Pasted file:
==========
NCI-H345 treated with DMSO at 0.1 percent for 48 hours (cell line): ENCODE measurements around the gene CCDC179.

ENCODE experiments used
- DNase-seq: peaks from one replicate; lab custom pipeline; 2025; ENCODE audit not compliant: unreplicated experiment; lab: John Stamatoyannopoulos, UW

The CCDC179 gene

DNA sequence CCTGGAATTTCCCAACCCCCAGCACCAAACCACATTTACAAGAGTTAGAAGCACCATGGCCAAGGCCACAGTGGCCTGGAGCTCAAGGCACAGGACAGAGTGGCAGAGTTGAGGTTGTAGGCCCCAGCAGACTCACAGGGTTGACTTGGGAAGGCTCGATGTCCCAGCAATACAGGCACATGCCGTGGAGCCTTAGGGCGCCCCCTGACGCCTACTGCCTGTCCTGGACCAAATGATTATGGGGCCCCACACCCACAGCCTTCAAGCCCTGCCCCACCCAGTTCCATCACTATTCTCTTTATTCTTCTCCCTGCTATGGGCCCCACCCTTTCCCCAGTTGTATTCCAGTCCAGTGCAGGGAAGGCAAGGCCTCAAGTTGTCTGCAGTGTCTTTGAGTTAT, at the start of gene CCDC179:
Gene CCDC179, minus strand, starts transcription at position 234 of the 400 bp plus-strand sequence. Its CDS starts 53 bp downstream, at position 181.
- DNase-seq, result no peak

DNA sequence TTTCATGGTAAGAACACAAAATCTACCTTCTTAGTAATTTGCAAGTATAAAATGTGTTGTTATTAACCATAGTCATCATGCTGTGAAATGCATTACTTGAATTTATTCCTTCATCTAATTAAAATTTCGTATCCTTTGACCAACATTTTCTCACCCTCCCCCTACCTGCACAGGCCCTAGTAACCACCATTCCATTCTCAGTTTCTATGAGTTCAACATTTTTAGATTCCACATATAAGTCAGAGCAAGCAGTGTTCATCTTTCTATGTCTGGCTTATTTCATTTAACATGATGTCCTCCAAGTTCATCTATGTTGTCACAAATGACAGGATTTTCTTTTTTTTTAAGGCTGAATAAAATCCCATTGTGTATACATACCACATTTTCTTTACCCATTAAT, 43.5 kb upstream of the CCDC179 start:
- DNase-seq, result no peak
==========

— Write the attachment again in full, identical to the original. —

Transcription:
NCI-H345 treated with DMSO at 0.1 percent for 48 hours (cell line): ENCODE measurements around the gene CCDC179.

ENCODE experiments used
- DNase-seq: peaks from one replicate; lab custom pipeline; 2025; ENCODE audit not compliant: unreplicated experiment; lab: John Stamatoyannopoulos, UW

The CCDC179 gene

DNA sequence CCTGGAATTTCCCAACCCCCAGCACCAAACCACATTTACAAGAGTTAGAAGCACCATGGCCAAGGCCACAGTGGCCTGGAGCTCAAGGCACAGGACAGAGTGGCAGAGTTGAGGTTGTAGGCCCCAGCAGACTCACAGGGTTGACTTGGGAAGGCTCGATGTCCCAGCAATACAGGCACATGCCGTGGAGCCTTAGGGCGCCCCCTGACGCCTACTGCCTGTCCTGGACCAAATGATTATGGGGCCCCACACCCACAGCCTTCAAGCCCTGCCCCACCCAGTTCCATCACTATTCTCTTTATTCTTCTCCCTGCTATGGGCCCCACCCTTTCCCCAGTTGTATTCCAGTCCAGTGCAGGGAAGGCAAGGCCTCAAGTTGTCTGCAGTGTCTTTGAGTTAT, at the start of gene CCDC179:
Gene CCDC179, minus strand, starts transcription at position 234 of the 400 bp plus-strand sequence. Its CDS starts 53 bp downstream, at position 181.
- DNase-seq, result no peak

DNA sequence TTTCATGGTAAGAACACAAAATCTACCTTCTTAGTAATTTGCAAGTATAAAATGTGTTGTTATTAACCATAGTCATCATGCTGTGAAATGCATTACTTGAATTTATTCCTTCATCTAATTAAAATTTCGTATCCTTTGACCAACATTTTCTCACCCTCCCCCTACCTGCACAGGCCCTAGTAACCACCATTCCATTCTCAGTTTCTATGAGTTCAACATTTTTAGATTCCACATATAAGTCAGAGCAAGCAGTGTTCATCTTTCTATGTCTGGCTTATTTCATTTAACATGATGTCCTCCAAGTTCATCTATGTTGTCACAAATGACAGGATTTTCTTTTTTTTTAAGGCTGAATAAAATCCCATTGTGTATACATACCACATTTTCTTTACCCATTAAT, 43.5 kb upstream of the CCDC179 start:
- DNase-seq, result no peak